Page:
Service and Manufacturing Sectors Gain

EconomyThe economy is picking up a bit from its late summer doldrums, according to two reports Wednesday, with both the service and manufacturing sectors showing better health. Yet the gains aren’t likely to be enough to reduce high unemployment anytime soon.

The service sector, which employs about 80 percent of Americans, grew faster in October than in the previous month, a trade group said. It also posted its 10th straight month of expansion.

A separate report Wednesday showed that orders to U.S. factories rose broadly in September. Business spending on big-ticket goods such as airplanes and heavy machines produced most of the demand for factory orders, the Commerce Department said. But consumer spending also rose 1 percent, after running flat in August.

Economists have worried that consumers won’t spend enough to keep factories moving as business spending subsides. Wednesday’s factory report might ease those fears.

“The economy is picking up steam here,” said John Silvia, chief economist at Wells Fargo. “It’s not going to be a boom, but it’s not as pessimistic as many people were expecting.”

The Institute for Supply Management, a trade group of purchasing executives, said its service sector index rose to 54.3 in October, up from 53.2 in September. A figure above 50 indicates that the sector is expanding.

The index reached 55.4 in the spring, its peak after the recession ended in June 2009, before falling to 51.4 in August. It plummeted to 37.2 in November 2008, its low point during the recession. The index covers retailers, health care, financial services, hotels and restaurants, among other sectors.

Economists said October’s figure is consistent with modest economic growth of about 2.5 percent. That’s an improvement from the 2 percent annual rate the government reported last month for the July-September quarter. But it’s far from the 5 percent growth needed to quickly reduce unemployment.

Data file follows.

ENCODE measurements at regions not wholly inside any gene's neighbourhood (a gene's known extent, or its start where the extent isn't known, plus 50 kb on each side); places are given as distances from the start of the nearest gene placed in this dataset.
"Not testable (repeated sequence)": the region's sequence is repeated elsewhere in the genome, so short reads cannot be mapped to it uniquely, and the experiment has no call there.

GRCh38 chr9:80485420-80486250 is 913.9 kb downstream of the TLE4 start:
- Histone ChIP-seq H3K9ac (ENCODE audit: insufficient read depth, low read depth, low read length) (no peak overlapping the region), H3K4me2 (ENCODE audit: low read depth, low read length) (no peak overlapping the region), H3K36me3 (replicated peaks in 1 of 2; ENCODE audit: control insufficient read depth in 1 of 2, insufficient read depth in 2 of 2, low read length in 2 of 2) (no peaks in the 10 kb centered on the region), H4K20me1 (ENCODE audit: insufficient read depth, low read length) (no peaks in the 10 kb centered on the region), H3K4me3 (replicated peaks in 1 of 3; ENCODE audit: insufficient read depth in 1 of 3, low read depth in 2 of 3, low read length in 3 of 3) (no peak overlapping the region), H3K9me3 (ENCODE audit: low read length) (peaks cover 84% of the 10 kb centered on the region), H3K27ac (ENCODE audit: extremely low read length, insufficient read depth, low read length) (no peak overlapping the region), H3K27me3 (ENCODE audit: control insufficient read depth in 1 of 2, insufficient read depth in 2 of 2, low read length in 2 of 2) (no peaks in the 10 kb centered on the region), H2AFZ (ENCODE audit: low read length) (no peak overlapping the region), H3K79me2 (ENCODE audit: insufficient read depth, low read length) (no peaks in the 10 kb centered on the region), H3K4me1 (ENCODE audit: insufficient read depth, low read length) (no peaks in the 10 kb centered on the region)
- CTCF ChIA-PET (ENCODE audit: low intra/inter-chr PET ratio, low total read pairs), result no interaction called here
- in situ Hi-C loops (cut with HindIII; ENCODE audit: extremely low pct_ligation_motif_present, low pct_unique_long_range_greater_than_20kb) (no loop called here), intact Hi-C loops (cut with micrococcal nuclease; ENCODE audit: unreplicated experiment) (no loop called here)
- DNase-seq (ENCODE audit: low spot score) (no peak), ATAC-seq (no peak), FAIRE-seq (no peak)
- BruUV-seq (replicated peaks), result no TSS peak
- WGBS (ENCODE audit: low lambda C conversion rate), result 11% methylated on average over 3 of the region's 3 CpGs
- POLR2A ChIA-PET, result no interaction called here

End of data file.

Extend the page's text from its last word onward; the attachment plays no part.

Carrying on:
The jobless rate is now 9.6 percent. Economists forecast that it will rise to 9.7 percent when the October unemployment report is released Friday.

The employment index in the ISM’s service-sector report rose for the second straight month, indicating services companies likely added jobs last month.

In another positive report, the payroll company ADP said private-sector employers added 43,000 jobs in October, after cutting employment in September.

The job market appears “to be perking up a little,” Brian Bethune, an economist at IHS Global Insight, said in a note to clients. But “we are still a long way from the kind of employment growth that would start to drive down the unemployment rate.”

Silvia said Tuesday’s elections, in which Republicans gained a majority in the House, might resolve the uncertainty over taxes and regulatory policy that some corporate executives say is causing them to hold back on hiring, even as profits rise.

Assuming Congress extends the 2001 and 2003 tax cuts, which are set to expire at year’s end, “that will take a lot of uncertainty off the table,” he said.

Some small business owners who are taxed at personal income tax rates were facing a potential tax hike next year, he said.

The election results, combined with Wednesday’s reports showing economic improvement, could cause companies to add a net total of 100,000 jobs in November, Silvia said. That pace could continue for the next six months, he added.

That’s an improvement from several months of weak growth. Yet it’s still below the roughly 200,000 new jobs needed each month to keep up with population growth and help get nearly 15 million unemployed people back to work.

On Friday, economists expect the government will report that employers added a net total of only 60,000 jobs in October.

Source: The Associated Press.